Clinton planning S.C. stop

Former Secretary of State Hillary Rodham Clinton speaks at a student conference for the Clinton Global Initiative University at Arizona State University, Friday, March 21, 2014, in Tempe, Ariz. File (AP Photo/Ross D. Franklin)

Democratic presidential frontrunner Hillary Clinton is bringing her White House kickoff tour to South Carolina, a key early primary state where turnout is expected to be heavily influenced by African-Americans.

The former first lady, U.S. senator and secretary of state will be here in May, her South Carolina campaign confirmed Tuesday. Details are being worked out about dates and venues.

The most likely stops would be key Democratic turnout counties, with the heaviest probability being Charleston, Columbia, Orangeburg or other sites that are part of the state’s traditional Democratic voting bloc.

South Carolina state director Clay Middleton said no area is off the table in terms of where she may stop for her first appearance in seven years.

“We’re expanding where she will go for her first visit here,” he said. “We’re making sure she is able to connect with everyday Americans as she has in the other states.”

Clinton, who announced her 2016 campaign about 10 days ago, has already visited Iowa, site of the leadoff caucus. She is in New Hampshire this week, which holds the leadoff primary in January.

The South Carolina stop also represents a return to where her 2008 presidential ambitions were dealt a major setback, after Barack Obama trounced her with a stunning ground game fed by a huge turnout among black voters and the young.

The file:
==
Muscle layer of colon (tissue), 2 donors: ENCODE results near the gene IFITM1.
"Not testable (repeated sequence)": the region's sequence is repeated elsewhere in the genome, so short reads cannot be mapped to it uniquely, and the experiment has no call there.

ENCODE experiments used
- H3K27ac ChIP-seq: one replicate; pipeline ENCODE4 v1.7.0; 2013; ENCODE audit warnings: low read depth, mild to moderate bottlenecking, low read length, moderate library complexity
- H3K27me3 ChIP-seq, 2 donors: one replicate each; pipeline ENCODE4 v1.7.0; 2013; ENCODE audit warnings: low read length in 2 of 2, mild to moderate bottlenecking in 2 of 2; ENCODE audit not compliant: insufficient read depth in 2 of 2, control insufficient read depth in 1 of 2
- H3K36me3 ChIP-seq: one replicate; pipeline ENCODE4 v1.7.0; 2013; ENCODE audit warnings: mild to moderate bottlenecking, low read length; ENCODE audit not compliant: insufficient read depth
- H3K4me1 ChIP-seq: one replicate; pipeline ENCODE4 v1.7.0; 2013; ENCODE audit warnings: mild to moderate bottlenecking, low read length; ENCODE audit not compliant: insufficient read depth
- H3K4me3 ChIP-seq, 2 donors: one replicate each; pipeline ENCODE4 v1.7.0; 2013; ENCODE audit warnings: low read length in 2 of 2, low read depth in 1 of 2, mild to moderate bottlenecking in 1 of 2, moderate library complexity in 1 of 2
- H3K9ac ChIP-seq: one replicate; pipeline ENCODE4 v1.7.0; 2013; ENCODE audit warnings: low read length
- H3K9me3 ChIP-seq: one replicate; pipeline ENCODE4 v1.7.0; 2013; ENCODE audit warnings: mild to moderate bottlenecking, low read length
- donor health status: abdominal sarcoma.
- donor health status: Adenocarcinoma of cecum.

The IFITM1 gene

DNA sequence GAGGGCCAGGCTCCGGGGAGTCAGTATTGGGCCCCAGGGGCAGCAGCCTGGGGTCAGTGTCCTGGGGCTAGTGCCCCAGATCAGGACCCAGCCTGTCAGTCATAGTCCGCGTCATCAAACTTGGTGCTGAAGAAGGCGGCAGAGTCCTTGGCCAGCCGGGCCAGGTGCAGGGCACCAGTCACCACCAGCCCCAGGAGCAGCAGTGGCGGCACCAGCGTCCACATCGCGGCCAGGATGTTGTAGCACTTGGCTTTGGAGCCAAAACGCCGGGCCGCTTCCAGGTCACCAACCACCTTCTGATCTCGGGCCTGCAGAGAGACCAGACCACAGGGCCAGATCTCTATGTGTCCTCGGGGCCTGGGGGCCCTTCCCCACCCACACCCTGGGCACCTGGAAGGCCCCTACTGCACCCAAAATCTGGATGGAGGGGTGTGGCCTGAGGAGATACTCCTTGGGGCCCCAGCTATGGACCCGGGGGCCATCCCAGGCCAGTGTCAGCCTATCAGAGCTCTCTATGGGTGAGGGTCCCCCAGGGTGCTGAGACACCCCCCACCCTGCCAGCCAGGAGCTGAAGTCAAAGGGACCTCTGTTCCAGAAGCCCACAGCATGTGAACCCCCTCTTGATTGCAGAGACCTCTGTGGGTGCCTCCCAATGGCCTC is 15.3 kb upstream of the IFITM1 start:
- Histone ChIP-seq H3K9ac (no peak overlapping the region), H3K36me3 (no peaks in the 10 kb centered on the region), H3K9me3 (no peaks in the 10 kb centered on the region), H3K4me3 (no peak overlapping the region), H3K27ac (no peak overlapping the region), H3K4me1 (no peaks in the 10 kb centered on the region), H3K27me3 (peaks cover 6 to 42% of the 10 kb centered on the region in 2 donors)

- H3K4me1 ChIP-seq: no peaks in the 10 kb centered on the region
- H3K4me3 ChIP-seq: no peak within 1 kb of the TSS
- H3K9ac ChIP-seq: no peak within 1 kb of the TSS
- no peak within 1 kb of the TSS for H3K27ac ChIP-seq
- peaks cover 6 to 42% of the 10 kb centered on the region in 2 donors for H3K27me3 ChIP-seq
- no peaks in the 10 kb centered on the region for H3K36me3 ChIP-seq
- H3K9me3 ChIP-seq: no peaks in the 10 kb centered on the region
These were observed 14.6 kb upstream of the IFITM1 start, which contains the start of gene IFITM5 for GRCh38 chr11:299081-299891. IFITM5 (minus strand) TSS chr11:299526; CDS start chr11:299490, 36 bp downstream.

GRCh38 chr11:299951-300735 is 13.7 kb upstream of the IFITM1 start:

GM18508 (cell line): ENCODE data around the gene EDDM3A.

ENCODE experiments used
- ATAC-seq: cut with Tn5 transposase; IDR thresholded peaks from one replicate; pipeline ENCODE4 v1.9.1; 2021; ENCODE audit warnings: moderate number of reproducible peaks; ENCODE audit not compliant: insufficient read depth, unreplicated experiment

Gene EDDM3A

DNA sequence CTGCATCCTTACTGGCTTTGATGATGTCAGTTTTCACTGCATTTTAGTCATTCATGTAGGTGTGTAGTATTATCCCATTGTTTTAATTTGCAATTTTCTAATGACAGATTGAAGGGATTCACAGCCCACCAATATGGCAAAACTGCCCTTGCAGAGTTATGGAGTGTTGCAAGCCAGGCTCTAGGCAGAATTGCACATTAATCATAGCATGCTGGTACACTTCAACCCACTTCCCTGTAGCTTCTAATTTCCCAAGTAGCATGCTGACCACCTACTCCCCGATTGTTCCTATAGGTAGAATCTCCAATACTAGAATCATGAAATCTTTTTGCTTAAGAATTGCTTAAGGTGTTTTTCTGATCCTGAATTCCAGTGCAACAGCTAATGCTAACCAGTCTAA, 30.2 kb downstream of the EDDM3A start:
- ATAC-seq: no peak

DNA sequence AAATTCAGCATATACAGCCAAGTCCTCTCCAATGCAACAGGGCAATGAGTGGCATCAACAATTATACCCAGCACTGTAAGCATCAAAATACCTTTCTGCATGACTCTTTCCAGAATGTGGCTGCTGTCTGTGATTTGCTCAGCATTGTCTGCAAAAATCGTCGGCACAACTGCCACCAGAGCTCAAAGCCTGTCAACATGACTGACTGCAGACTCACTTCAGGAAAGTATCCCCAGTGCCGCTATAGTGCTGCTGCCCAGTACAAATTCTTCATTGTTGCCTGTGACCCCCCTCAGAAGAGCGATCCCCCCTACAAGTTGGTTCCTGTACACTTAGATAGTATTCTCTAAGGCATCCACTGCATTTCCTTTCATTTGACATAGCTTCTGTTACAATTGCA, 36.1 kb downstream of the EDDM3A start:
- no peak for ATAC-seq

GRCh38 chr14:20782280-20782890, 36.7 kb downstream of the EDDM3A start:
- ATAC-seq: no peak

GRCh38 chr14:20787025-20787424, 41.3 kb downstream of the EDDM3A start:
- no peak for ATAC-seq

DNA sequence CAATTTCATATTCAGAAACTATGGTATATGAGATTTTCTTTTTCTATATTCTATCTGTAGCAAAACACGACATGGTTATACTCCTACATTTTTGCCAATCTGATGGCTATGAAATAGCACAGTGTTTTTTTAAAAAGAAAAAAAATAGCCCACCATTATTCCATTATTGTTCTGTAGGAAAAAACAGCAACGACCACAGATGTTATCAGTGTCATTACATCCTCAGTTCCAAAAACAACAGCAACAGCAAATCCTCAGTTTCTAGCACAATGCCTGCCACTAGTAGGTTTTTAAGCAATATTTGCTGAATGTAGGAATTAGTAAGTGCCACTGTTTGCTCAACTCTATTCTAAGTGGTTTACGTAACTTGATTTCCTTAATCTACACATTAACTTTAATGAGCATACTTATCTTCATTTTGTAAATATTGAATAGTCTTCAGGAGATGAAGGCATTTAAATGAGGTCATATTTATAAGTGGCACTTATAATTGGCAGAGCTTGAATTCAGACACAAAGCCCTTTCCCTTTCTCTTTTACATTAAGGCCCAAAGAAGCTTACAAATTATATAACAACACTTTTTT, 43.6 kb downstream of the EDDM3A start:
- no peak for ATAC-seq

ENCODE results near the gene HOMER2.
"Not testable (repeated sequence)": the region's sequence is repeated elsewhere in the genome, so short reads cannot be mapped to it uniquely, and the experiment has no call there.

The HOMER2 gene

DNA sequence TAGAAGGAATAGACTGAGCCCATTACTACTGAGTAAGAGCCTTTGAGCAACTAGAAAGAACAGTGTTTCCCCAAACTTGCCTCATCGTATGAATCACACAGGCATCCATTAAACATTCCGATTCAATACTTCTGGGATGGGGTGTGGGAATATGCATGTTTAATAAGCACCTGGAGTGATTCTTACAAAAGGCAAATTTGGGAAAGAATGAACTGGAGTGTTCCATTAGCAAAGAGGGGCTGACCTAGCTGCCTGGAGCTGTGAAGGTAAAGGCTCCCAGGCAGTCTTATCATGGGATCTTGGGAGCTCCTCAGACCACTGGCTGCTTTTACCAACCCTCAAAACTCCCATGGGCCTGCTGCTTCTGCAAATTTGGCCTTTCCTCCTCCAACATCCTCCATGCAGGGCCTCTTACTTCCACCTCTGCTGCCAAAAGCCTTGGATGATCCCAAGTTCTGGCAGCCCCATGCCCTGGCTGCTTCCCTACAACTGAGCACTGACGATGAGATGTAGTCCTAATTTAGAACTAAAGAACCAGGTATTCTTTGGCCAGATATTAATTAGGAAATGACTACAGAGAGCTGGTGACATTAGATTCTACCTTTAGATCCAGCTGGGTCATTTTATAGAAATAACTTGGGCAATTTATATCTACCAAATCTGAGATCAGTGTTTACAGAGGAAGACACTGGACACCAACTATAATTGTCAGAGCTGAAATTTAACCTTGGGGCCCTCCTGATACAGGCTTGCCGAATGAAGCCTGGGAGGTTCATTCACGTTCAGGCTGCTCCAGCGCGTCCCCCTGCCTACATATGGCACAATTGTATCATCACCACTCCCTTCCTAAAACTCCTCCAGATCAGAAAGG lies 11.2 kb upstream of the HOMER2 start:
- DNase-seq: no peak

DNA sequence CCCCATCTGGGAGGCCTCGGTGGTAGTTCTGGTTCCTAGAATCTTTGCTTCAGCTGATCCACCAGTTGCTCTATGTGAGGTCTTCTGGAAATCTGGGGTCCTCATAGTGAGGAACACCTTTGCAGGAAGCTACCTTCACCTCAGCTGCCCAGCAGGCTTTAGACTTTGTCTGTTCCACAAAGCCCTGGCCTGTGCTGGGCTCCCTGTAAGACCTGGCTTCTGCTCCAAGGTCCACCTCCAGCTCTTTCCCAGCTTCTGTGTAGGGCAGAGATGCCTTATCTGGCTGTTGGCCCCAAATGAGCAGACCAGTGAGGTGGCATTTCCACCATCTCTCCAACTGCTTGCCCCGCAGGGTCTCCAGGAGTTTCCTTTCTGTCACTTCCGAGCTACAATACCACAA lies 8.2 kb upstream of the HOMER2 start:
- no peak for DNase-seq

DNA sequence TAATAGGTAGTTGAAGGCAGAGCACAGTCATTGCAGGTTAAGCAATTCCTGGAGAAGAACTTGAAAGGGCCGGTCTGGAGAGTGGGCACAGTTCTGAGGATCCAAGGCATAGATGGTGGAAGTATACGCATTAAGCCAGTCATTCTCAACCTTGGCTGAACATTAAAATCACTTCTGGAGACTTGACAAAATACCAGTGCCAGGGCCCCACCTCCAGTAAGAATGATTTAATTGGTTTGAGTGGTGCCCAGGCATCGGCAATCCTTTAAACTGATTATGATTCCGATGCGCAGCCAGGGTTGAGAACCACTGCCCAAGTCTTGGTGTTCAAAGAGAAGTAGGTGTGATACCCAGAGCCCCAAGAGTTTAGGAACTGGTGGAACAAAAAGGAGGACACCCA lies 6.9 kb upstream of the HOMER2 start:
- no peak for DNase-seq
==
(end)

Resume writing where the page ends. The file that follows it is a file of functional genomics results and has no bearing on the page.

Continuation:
Obama carried the state with 55 percent of the vote in the multi-candidate field, while Clinton finished a distant second, with 27 percent.

Obama carried every county in the state except Horry County — home to Myrtle Beach — which went to Clinton, and Oconee County, which went to former U.S. Sen. John Edwards of North Carolina, a native son born in Seneca.

While Clinton is widely seen as the frontrunner for the Democratic nomination, the campaign is not taking for granted any aspect of what’s at stake. She has hired staff here and is far ahead of any potential challenger in terms of collecting support.

When she does come to South Carolina, Clinton is likely to follow the same format as she has elsewhere so far by hitting smaller venues. The New Hampshire stops have included a small campaign house party, a community college and a roundtable discussion with students.

Word of Clinton’s pending South Carolina visit comes as the state Democratic Party will meet this weekend in Columbia for its annual Jefferson-Jackson Dinner on Friday, and also the state party convention on Saturday.

While the gathering is expected to draw hundreds of activists to the Columbia Metropolitan Convention Center, it also will attract several Democrats with similar White House ambitions, among them former Rhode Island Gov. Lincoln Chafee and former Maryland Gov. Martin O’Malley. Others will be represented by surrogates including Virginia Gov. Terry McAuliffe, who will be there for Clinton, and David “Mudcat” Saunders for former Virginia Sen. Jim Webb.

On Friday night, U.S. Sen. Mark Warner, D-Va., will deliver the keynote address at the Jefferson-Jackson Dinner.

Democratic Party leaders were quick to point out that while Republicans boast that South Carolina is their party’s first primary in the South, it will be the Democrats’ first Southern duel as well.

“As the ‘First in the South’ Primary for the Democratic Party, we are looking forward to visits from all of the potential presidential candidates, and hearing them share their vision to continue growing our nation’s economy, ending inequality of all kinds, and investing in our children’s future,” state Democratic Party Chairman Jaime Harrison said in a statement promoting the convention.

Both the Democrats and the Republicans will hold their presidential preference primaries in February 2016. Dates have not been announced.

Reach Schuyler Kropf at 937-5551